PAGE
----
The legend of Horslips in many ways faded in the 80s and 90s and the band were forgotten by all but a few diehard fans – it didn’t help that the band – one of the most independent minded bands of the ‘70s had lost control of their catalog and then disassociated themselves with the shoddy LP and CD reissues of their back catalog. Eventually after many years of court battles the band were able to get control of their music again.
2004 saw a exhibition of Horslips memorabilia in Derry, Ireland put together by some uber-fans; posters, flyers, velvet loon pants, mustaches and Barry’s legendary shamrock bass. The band of course attended and but happiness of seeing each other in the same room other than a court room quick turned to fear when they released they would be expected to actually play something – they did oblige and a short acoustic set was performed to a small audience, none of whom expected to see Horslips ever play together again.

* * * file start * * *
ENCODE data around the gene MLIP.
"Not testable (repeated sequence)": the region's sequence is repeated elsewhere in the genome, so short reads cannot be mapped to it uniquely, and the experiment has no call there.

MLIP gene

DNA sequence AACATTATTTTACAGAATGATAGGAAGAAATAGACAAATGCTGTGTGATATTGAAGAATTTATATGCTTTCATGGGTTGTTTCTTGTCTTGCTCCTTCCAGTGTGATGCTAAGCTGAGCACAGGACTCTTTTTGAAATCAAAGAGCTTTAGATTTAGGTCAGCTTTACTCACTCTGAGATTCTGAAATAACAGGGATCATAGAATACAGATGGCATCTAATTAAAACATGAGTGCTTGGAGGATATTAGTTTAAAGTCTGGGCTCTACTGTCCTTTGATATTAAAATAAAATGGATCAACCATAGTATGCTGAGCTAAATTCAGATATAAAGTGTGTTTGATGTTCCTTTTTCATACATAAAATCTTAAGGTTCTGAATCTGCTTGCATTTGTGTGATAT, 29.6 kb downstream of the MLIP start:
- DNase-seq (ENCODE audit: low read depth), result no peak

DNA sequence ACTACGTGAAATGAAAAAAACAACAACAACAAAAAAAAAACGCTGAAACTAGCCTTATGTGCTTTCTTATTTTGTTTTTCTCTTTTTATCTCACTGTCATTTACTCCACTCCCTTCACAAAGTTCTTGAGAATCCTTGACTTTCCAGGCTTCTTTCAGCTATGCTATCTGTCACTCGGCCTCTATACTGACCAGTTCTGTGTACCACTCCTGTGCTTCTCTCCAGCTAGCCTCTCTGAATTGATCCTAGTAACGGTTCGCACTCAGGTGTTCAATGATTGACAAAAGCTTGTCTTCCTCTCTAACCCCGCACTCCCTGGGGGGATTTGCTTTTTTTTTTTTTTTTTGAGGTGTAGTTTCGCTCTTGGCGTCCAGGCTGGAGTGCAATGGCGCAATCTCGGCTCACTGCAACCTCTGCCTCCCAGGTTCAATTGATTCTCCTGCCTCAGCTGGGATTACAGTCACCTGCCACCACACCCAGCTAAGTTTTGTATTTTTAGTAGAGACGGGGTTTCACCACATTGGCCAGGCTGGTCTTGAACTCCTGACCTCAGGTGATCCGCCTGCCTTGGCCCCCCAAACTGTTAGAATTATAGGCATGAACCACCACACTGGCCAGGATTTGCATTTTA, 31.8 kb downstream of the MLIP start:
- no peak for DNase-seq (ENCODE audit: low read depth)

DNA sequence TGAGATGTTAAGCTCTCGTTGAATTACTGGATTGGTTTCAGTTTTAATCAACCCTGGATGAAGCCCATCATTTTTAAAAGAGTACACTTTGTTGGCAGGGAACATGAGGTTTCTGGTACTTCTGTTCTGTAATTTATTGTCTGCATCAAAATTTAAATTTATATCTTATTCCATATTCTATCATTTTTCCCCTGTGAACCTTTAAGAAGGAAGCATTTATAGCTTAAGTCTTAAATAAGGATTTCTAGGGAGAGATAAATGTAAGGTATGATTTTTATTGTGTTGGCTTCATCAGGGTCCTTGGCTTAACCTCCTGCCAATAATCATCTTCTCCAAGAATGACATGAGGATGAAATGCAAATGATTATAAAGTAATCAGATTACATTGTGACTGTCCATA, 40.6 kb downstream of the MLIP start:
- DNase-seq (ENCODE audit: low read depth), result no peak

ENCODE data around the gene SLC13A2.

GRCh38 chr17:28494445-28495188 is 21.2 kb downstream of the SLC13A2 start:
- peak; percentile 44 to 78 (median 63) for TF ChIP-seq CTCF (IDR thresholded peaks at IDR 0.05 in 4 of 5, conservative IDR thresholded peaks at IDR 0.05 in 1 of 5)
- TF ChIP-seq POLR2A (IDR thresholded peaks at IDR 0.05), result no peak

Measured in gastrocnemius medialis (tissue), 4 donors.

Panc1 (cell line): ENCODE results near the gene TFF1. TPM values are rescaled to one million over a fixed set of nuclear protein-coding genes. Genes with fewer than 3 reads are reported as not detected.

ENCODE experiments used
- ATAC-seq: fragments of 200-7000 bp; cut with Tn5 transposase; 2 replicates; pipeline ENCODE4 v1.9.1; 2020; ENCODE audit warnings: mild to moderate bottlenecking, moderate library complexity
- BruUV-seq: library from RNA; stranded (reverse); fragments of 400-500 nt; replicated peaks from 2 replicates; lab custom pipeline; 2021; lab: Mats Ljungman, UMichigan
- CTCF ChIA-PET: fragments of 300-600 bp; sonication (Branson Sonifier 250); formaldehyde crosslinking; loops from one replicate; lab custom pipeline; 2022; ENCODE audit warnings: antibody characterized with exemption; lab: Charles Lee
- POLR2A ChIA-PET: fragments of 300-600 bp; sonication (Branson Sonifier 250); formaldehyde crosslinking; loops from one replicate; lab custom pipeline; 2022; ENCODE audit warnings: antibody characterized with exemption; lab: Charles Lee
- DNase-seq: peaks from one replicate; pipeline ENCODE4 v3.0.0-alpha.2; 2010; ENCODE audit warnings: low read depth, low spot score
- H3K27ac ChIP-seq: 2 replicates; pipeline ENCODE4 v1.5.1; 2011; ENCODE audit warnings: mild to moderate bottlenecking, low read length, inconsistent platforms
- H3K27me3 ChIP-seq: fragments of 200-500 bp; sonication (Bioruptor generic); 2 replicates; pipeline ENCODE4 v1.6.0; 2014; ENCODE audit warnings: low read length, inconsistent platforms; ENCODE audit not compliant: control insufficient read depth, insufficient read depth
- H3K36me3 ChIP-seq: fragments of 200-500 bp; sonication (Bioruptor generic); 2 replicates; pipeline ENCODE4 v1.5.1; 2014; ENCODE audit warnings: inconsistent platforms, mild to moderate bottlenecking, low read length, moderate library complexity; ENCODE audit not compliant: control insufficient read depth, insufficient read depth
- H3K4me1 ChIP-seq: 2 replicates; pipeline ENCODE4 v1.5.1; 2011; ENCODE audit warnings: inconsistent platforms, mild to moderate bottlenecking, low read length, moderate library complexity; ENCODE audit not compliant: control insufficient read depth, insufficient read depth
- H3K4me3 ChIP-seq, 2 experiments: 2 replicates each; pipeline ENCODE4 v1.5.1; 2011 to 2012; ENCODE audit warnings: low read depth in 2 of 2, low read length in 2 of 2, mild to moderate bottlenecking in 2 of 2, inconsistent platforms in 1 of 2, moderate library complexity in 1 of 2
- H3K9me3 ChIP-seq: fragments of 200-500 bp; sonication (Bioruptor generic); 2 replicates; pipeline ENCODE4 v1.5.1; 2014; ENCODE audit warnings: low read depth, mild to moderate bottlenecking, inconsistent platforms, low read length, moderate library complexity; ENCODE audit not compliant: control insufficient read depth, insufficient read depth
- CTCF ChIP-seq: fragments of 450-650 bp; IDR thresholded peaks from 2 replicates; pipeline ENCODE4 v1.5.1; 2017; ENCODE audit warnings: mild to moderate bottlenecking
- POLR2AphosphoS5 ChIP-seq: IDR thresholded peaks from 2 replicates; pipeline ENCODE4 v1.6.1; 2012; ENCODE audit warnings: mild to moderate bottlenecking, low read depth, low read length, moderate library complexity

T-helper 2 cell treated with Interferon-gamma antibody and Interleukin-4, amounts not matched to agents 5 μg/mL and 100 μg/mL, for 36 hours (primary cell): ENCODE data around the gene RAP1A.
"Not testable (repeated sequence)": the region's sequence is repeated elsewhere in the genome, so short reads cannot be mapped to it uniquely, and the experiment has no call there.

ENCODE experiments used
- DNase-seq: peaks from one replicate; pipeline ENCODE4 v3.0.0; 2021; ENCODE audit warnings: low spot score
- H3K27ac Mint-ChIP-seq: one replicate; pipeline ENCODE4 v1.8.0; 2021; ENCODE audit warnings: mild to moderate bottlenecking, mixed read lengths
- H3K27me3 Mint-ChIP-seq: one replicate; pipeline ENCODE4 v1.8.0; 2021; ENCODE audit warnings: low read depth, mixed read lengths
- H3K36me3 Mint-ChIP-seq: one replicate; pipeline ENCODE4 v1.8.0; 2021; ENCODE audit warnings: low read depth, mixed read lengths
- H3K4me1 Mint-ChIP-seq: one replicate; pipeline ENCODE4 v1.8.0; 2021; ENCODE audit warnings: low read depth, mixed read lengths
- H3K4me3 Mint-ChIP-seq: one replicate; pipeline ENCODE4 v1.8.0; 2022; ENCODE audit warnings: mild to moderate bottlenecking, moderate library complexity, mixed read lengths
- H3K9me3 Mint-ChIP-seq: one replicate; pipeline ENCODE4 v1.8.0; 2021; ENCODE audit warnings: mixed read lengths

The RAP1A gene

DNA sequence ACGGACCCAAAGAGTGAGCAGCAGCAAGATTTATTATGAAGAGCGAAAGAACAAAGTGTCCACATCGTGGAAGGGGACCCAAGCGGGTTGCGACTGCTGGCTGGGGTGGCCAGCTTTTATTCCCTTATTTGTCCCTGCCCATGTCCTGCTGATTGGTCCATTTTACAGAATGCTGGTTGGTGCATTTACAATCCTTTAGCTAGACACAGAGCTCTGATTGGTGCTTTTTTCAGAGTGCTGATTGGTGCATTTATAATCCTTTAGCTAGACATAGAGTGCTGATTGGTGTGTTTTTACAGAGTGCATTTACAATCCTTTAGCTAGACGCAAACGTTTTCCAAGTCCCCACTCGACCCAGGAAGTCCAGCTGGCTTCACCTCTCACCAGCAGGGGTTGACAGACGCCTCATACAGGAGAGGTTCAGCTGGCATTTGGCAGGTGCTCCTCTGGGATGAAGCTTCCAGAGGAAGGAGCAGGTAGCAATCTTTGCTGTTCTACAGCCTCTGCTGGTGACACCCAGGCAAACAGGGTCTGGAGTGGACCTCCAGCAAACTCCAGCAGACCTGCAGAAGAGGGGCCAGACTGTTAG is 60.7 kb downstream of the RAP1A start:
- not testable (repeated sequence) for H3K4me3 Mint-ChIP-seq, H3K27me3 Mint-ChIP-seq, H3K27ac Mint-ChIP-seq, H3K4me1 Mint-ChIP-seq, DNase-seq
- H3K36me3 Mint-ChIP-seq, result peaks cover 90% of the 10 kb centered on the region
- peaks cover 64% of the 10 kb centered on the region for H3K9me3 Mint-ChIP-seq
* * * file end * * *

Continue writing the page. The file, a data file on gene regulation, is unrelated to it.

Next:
That brief set lead to an acoustic album of Horslips favorites – Roll Back – in 2004 and finally in December 2009 something that I don’t think anyone ever really imagined would ever happen again, Horslips playing live again for real.
Live at the O2 documents one of the two December gigs (the other gig was in Belfast)- the O2 in Dublin is by far Ireland’s largest venue and the 10,000 capacity arena was filled to capacity and the two disk live album captures the excitement and enthusiasm of a fan base who had waited an awful long time……
Haven’t heard Horslips, Live at the O2 is the place to start – you get 29 of their best tracks played by a band that is feeding off the enthusiasm of an audience that would put Bieber fever to shame and all with top notch 21st century production and recording. Sure they are an unashamedly 70s rock band and at times unashamedly prog rock but that are also the original masters of Celtic rock and at the O2 there is no doubt that they are still the masters of Celtic rock as the shook the very foundations of the O2. And to quote Phil Chervon of the Pogues, Dearg Doom is still “the greatest Irish rock song of all time”, nuff said.